Nutrition For Horses Without Pasture
Not all horses have the luxury of spending time on green pasture, head down, grazing to their heart’s content. Horses in race training are usually stabled in restrictive living arrangements with their primary forage source as hay. Yet, the healthiest strategy for equine gastrointestinal health is the ability to eat small amounts at intermittent intervals throughout the day. There is an abundance of information on how best to control against gastric ulcers and behavioral problems: Turn the horse out to graze on pasture. So, how does one accomplish this if acreage and pasture are not options?
Where to Start
When most horses are fed large amounts in two meals a day, they tend to bolt the food in a short time, at most an hour or two. Then they are forced to fast through the rest of the day or night until the next meal arrives. This is not at all how the equine digestive system evolved to maximum efficiency. To keep the equine digestive tract at its healthiest, a horse should receive 1 ½ - 2 percent of his body weight in roughage (fiber) each day when possible. [Some easy keepers may become obese on this much hay, while others, particularly those in active training and competition, have higher food requirements due to breed type, disposition, and exercise demands.]
Typical roughage sources are available as pasture, hay, or complete feed pellets. Alternative fiber sources are obtainable (soybean hulls, beet pulp, rice hulls, corn cobs, chaff, and straw), but these don’t necessarily alter the need to provide horses with the ability to be “trickle feeders.”
Instead of being fed 2-3 relatively large meals in a 24-hour period, it is better for a horse to have the opportunity to nibble periodically throughout the day and night. Ideally, a horse offered free choice hay would control his intake, eating only as much as he needs to maintain the perfect body condition. But some individuals won’t stop eating – excesses of an optimal calorie allotments result in obesity.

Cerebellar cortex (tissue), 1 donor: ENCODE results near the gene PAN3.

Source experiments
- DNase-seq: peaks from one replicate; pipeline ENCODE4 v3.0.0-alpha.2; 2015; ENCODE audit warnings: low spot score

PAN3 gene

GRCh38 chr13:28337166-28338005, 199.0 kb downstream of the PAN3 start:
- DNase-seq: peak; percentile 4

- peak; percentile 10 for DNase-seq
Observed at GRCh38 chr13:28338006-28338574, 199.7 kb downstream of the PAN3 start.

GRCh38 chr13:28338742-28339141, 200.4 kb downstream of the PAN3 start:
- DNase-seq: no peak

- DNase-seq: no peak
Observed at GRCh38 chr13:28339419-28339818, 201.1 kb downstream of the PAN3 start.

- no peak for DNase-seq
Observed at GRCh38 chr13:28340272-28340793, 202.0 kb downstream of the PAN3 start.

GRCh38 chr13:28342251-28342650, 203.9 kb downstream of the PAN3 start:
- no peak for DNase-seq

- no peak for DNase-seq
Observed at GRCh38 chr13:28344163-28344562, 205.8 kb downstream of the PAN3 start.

Feed intake by voracious eaters can be slowed by using a “slow feeder” or “nibble net.” These feeding systems are comprised of either a container that is hung on the wall or a box or frame feeding system on the ground that forces a horse to work at getting hay out from between closely-knit netting or wire mesh.
For horses in a large dry lot turnout, an alternative is to use a mesh sleeve that fits around a large bale of hay. For some horses, double “bagging” the hay bale in a net feeder further reduces the mesh size and makes it more challenging to extract hay. Many commercial slow feeders are built with 1 ½ -2-inch mesh, but some crafty horses may need it sized down to 1 ¼ or even 1 mesh. If you use a slow feeder bag or net, make sure the top closes tightly so the horse can’t pull large amounts out from the top but rather is forced to eat only from the mesh openings. For horses that become facile in eating from the mesh, you can hang the feeding bag from the stall rafters on a breakable rope, so it isn’t braced against a firm surface. It is then more difficult for the horse to get a purchase on it, further slowing intake.